Although chronic heart failure can be successfully managed, the clinical outcome for many patients is still poor. This indicates the importance of identifying and treating co-morbid factors that independently accelerate disease progression. Iron deficiency is linked to both disease severity and mortality in patients with chronic heart disease, and its correction has been shown to elicit a significant improvement in cognitive, symptomatic and exercise performance1,2. Despite common expectations to the contrary, iron deficiency has been shown to be a greater influence of overall prognosis than anaemia in this patient population2–4.
Figure 2. Cumulative survival in patients with and without iron deficiency (ID)4
Copyright permission obtained from Jankowska et al, 2010. Available here. By permission of Oxford University Press on behalf of the European Society of Cardiology.
© Not to be included under a Creative Commons license, or any other open-access license allowing onward reuse.
Iron deficiency is a particular problem in cardiac patients due to the central role iron plays in oxidative metabolism. Iron atoms bind oxygen directly and are therefore vital at all stages of oxidative metabolism5,6. Haemoglobin (oxygen transport), myoglobin (oxygen storage) and electron transport enzymes (oxidative metabolism) all require iron for normal functioning and both cardiac and skeletal muscles rely heavily on cellular oxidative metabolism for energy production.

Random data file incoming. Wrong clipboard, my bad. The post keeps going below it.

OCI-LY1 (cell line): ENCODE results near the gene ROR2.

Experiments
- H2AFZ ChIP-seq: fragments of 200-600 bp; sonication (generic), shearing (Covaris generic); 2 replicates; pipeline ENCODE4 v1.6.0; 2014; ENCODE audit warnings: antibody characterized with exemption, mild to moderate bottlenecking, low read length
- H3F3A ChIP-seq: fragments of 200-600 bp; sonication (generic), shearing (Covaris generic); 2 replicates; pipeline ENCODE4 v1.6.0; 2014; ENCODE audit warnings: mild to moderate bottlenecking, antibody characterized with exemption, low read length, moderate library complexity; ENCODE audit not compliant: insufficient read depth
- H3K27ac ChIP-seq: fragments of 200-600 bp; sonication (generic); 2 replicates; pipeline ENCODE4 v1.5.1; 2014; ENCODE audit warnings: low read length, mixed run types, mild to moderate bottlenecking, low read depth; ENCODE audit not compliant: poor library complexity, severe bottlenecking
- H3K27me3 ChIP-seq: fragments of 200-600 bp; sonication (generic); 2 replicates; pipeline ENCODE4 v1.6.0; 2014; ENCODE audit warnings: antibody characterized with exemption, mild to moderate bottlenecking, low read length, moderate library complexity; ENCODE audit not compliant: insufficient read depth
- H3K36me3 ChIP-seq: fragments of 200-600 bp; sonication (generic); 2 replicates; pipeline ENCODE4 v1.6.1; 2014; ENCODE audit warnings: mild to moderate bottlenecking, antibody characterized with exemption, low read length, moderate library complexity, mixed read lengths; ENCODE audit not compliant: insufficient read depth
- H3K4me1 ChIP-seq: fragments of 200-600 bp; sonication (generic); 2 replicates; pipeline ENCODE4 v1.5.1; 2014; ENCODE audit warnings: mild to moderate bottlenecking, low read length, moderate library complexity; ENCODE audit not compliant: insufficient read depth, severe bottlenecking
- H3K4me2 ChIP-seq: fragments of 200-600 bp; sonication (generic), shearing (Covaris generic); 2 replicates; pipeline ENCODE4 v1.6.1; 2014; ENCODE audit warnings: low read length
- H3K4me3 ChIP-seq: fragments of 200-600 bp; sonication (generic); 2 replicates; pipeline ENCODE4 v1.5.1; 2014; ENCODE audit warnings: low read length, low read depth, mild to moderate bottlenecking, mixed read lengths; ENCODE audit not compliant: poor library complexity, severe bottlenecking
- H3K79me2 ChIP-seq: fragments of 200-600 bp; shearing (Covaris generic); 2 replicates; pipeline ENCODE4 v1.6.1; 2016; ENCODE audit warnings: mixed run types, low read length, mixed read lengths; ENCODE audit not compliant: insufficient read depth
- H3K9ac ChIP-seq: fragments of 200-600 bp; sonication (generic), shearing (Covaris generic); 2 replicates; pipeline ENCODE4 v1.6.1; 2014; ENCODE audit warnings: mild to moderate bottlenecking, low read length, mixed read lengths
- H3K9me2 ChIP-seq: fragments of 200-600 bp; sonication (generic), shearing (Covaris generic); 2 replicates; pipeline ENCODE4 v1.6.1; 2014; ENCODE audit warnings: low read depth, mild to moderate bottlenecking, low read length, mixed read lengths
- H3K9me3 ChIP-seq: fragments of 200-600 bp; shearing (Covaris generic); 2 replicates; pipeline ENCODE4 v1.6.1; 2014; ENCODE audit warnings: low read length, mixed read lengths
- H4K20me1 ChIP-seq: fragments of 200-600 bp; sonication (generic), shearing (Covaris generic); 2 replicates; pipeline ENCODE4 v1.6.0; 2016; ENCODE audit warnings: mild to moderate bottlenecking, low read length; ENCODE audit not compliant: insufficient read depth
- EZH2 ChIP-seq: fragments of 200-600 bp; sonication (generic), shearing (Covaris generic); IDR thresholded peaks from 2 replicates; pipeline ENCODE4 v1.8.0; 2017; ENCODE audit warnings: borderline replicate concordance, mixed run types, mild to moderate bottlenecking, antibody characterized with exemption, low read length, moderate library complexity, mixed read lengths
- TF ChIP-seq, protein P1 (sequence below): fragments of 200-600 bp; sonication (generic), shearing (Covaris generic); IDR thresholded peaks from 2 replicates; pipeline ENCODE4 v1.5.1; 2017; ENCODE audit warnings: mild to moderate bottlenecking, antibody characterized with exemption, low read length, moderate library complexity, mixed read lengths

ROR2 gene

Impairment of oxidative metabolism results in reduced cellular energy production, which has significant consequences for cells with a high energy demand, such as cardiomyocytes. Therefore, patients with chronic heart failure and iron deficiency often demonstrate reduced aerobic activity performances and poor physical conditioning, as observed using measures, such as the 6-minute walking test. This, in turn, can have a detrimental effect on overall clinical outcome by limiting the patient’s ability to exercise – a common recommendation in the management of heart disease7.
Figure 3. The role of iron deficiency in the pathogenesis of exercise intolerance7,8